Pagoda Dreamer
by Judith March Davis

Langdon Street Press, 2010. ISBN 978-1-934-93890-4.
Reviewed by Sharon Lippincott
Posted on 04/04/2010

Nonfiction: Biography; Nonfiction: History/Current Events

To fully know and understand oneself is a lifelong challenge; to understand fully another person is virtually impossible. Opening a window to perception of a parent may be one of the greatest challenges. Doing so could confront deeply held beliefs and expectations we have built up about them. Some may hesitate to try.

Such was the case when author Judith March Davis was cleaning out her recently deceased Aunt Lurry's apartment and discovered a huge box of letters that her mother, Dorothy Rowe March, Doré as she came to be known after marriage, had written to her aunt over a period of nearly fifty years. The letters began in 1920 when Dorothy was in her early twenties and living in China, where she grew up. Davis didn't feel ready to read those letters in 1986 when she took them home. She writes: "It took thirteen more years to feel ready to "face anything I might learn about my mother." Another four years passed before she discovered an overview of her life Doré had written for a publisher. That discovery inspired Davis to combine her own memories and selected family photographs with special excerpts from the letters, to weave a comprehensive story of her mother's noteworthy life.

The early part of the book provides rich insight into life in China in the first decades of the twentieth century. Harry and Margaret Rowe sailed for China as missionaries in 1898, when Dorothy was only nine weeks old. Dorothy loved China; during her early years, because she spent most of her time with an amah, she became fluent in Chinese before English. Her fluency in Chinese at age three saved her family from instant death at the hands of ten Boxers during the Boxer Rebellion—the account is heart stopping.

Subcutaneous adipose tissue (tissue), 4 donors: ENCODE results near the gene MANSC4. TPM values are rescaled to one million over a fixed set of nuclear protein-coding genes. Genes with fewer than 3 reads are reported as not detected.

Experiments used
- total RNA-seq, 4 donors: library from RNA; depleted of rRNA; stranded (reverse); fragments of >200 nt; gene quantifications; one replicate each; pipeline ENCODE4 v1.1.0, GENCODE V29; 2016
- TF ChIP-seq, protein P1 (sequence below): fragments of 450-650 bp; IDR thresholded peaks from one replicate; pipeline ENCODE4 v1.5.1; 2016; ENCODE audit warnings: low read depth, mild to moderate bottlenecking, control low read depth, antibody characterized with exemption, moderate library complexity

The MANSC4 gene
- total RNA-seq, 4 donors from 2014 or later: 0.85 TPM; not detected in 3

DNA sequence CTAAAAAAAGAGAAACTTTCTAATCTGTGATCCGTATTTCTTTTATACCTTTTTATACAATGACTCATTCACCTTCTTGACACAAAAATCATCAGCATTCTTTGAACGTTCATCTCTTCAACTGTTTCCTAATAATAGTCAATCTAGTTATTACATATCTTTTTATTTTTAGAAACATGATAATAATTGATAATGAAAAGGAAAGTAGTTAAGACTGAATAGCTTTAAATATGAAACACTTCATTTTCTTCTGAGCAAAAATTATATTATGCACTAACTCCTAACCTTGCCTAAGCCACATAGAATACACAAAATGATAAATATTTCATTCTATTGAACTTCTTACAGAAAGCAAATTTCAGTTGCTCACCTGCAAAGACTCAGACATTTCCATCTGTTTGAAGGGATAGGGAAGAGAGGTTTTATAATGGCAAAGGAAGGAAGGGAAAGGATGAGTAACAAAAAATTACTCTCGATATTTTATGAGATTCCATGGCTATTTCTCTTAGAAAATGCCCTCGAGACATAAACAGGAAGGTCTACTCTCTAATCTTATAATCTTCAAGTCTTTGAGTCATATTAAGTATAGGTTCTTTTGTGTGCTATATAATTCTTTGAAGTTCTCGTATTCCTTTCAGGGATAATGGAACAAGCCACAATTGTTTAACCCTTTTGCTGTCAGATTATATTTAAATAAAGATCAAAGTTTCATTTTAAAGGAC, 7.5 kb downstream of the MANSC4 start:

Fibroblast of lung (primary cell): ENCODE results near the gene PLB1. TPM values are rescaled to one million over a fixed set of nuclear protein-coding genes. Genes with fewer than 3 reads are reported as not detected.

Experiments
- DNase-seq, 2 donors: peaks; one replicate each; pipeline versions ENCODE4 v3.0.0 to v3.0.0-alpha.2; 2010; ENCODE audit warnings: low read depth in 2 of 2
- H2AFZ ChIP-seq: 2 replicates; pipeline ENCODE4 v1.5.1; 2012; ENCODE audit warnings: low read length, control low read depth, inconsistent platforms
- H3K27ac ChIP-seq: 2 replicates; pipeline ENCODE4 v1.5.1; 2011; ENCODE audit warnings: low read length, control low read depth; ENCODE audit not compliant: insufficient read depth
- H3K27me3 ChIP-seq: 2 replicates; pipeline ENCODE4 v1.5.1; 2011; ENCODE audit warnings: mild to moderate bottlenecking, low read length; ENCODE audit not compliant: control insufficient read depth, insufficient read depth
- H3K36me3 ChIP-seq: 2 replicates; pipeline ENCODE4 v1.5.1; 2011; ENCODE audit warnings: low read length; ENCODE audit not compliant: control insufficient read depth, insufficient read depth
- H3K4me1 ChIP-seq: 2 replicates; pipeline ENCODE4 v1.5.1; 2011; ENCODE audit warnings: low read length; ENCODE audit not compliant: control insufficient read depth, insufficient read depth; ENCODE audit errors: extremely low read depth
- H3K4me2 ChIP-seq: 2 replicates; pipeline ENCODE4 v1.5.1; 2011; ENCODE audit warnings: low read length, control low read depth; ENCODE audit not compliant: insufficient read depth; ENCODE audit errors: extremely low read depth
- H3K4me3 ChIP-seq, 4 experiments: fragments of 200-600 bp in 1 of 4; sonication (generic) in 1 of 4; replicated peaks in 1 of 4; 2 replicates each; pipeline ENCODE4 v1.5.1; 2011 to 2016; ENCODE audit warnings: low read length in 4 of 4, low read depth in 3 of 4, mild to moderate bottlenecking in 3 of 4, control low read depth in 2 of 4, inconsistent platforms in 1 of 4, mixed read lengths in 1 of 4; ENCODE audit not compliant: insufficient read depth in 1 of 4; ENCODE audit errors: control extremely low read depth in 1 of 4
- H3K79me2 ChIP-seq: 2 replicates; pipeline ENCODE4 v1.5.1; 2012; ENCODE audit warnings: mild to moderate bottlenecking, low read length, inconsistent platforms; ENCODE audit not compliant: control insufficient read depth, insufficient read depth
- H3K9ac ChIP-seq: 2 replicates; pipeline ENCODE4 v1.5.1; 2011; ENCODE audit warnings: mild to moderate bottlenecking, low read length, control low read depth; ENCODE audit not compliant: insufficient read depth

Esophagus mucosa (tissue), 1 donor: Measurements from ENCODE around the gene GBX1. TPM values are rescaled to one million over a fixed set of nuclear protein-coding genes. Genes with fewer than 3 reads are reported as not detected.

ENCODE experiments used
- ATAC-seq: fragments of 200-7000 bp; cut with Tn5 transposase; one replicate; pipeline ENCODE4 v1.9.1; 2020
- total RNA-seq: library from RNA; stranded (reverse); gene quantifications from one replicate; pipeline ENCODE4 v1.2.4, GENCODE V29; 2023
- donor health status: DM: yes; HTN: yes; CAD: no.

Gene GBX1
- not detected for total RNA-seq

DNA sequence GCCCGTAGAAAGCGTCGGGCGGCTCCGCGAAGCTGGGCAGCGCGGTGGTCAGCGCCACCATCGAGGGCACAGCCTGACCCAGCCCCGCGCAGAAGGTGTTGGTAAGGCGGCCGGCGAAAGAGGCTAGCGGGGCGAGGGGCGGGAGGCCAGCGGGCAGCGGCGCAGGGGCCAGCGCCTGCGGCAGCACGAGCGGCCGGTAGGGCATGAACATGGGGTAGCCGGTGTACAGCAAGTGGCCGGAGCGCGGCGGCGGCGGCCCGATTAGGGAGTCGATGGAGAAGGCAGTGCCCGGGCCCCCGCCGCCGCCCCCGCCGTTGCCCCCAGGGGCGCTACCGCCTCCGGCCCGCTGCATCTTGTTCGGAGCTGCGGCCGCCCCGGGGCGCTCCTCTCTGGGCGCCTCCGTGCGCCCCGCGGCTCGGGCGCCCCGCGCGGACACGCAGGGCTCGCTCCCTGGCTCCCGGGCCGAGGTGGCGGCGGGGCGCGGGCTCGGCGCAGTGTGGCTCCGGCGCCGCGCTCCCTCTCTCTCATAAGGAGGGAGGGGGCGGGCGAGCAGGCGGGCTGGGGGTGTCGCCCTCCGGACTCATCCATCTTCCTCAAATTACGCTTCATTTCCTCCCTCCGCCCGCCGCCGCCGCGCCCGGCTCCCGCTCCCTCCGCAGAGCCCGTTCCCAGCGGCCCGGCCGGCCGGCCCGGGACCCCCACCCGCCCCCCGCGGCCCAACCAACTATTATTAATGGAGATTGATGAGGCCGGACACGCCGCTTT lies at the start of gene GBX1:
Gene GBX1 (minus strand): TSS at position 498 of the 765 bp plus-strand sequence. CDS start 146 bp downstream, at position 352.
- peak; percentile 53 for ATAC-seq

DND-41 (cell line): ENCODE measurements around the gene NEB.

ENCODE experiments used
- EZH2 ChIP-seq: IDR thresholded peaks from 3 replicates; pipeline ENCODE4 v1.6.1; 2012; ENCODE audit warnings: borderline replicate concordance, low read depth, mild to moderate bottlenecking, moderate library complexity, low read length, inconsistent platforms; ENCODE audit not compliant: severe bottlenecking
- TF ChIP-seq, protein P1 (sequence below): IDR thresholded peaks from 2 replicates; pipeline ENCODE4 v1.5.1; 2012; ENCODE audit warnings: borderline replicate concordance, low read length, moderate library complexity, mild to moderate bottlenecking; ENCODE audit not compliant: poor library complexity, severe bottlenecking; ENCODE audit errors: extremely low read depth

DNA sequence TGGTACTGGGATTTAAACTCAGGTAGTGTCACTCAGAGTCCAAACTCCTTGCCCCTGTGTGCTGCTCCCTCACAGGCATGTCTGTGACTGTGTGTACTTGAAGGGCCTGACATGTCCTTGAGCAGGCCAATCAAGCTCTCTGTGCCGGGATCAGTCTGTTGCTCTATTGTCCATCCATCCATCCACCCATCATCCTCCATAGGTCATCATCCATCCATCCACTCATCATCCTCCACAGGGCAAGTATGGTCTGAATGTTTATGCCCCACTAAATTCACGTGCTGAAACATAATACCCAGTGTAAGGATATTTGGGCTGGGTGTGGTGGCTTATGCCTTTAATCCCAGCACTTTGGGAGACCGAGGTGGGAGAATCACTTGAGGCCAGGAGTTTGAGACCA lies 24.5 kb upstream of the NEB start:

In 1925, she married Ben March. They lived happily in Peking (now Beijing) until their return to America in 1927, when he was offered a position on the faculty of Columbia University. From that time on, she continued to live life on her own terms, yet her lifelong dream of exotic travel and returning to the land of pagodas was never realized.

Davis reports in the prologue that "the letters are so beautifully written that they are impossible to ignore—or to burn." Indeed, the descriptions of place and emotion are succulent and compelling and a source of inspiration. For example, Doré writes, "...the lazy Yangtze winds like a yellow ribbon binding some old picture album." About Peking she writes, "From the wall of the Tartar City, it fascinates and allures as the gold dust of sunset and the smoke of chimney fires combine to form a gauze above the yellow and green tiles of imperial roofs and the weird cosmopolitan buildings of legation quarter."

Later letters were full of the outpourings of Doré's heart. She wrote letters to Lurry the way many people journal—no holds barred. The letters are passionately intimate in detail, exploring her reactions to the birth of a stillborn son, her husband's death when Doré's daughter, the author Davis, was only five, severe health challenges, her work at the University of Michigan, and the challenges of single parenthood.

I was captivated by this story of two remarkable women and their ability to thrive through challenges and times when many felt lucky to survive. Davis' deft ability to synthesize the letters into a cohesive story and her mother's eloquence combine with transcendent synergy. Suspense and tension ebb and flow with all the drama of a best-selling novel. This volume should serve well as an example for anyone attempting to derive story from old letters or journals to which they have fallen heir.

As the only child of Dorothy Rowe and Benjamin F. March, Judith March Davis is uniquely qualified to tell this story. She grew up surrounded by the treasured artifacts brought by her parents from China to America, and she was profoundly influenced by her mother's Asian philosophy of life. Educated at Oberlin College and the University of Michigan, Davis wrote professionally in Traverse City, MI, and as a staff writer at Rutgers, the State University of New Jersey. She and her husband Ethan Davis are now retired in Prescott, AZ.

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The reviewer received a copy of this book for review from the publisher.

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